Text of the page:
I confess that my personal challenge to post a linguistically interesting video every week has failed, but I thought I would end on a high note.
Despite the fact that I am not in the “grammar correction” biz, I do think that Weird Al’s recent song “Word Crimes” (based on “Blurred Lines”) makes some legitimate points on clear communication. My personal challenge is to find a way to introduce into the classroom.
Update: Read Language Log
As I suspected, I am not the only linguist who has noticed the song, and there is a thoughtful post by Ben Zimmer on Linguist List about how it could perpetuate linguistic prejudice.
FWIW – I don’t necessarily know if Weird Al means for this song to be a serious tutorial on grammar like Grammar Girl. While I’m sure he is expressing some actual language usage peeves, it’s worth noting that the same album features “Foil” (based on “Royals”) in which he advocates foil as protection from both bacteria and covert government control. In fact, he has one line about “And maybe now you find that people mock you online” that acknowledges the annoyance towards commenters who proof, but do not read or provide other constructive advice.
I do agree with Zimmer that this should NOT be used to teach “grammar” (as does Weird Al probably), but I do think it introduces some of the issues that come up in the sociolinguistics of prescriptive grammar. Zimmer has a list of questions a linguist could ask students.
Bad Grammar vs. Bad Writing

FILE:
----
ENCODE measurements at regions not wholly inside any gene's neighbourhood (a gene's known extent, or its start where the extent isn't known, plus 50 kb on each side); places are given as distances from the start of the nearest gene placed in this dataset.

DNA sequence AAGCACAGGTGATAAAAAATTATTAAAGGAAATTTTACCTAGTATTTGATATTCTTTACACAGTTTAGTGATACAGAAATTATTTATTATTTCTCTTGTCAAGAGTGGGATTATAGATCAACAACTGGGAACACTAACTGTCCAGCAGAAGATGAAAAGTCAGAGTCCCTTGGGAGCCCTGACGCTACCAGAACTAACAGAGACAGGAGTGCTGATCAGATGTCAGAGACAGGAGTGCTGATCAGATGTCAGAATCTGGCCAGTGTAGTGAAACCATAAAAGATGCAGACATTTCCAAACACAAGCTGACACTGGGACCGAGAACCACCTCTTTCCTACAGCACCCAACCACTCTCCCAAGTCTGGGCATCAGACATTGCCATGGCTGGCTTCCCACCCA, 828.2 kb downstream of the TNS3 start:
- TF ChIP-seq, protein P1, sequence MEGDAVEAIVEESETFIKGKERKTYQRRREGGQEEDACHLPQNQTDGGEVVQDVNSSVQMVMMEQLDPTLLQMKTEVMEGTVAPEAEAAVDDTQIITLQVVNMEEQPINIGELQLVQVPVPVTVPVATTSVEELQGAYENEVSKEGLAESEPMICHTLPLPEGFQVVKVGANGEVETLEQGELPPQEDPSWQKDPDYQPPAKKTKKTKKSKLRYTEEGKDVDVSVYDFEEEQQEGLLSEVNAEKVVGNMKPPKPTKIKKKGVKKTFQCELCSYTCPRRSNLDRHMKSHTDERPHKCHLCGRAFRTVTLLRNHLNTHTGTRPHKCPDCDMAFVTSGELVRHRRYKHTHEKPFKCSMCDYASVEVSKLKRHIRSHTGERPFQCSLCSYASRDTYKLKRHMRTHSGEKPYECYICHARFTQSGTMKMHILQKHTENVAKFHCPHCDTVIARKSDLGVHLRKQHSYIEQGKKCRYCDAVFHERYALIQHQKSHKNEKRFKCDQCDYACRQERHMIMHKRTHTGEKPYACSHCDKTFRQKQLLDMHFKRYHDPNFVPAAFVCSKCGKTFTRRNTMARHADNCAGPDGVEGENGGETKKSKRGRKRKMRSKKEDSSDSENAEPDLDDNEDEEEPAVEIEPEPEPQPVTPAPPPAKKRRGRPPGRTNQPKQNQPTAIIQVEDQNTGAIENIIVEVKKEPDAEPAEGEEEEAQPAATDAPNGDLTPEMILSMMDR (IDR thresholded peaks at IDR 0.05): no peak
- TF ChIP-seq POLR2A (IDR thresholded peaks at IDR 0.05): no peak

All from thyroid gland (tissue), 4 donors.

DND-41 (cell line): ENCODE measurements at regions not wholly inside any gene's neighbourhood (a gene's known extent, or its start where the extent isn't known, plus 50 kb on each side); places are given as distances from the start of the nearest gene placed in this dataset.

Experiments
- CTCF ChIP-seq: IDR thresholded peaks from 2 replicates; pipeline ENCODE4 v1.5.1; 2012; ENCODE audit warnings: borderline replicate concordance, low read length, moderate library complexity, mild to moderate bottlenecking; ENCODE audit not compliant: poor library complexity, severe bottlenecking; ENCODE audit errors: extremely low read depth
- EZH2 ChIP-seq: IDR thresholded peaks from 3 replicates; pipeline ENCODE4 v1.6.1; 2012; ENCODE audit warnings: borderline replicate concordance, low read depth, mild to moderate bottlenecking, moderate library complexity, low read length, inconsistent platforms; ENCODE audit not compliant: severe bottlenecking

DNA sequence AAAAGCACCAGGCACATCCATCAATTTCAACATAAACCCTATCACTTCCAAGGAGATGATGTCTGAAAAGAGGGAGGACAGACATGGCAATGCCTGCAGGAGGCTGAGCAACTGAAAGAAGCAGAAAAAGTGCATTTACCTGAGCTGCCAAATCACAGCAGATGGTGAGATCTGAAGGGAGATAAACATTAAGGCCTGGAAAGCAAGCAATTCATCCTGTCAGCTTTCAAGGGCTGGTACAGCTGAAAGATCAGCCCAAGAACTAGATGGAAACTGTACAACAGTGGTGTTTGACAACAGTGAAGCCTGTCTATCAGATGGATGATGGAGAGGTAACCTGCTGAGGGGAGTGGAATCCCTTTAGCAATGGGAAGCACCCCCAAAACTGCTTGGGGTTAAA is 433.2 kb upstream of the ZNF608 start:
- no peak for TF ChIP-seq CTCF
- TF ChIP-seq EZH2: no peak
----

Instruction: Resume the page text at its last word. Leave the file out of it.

One that linguists can ask themselves though is how they could distinguish “bad grammar” from “bad writing”. While some of the diagrams in Weird Al’s songs are ridiculous, I can’t argue with the fact that some expressions like “I could care less” are overused and no longer make literal sense. This is bad writing, regardless of grammar. In fact, many books on writing do warn writers not to become trapped in jargon (good prescriptive grammar, bad writing).
What I think is missing is the idea that a colloquial language speaker CAN be a good writer (or at least use effective rhetorical techniques). For instance, many people worry about the AAVE “verbal skills deficit”, when it is partly a problem of mastering a second dialect. However AAVE speakers can clearly demonstrate verbal proficiency in hip hop lyrics and hip hop battles (spontaneous hip-hop lyric creation) as recreated in the movie 8 Mile.
I would like to see a day when dialect proficiency is really appreciated for what it is (good writing) and that Standard English is another option instead of the ONLY option.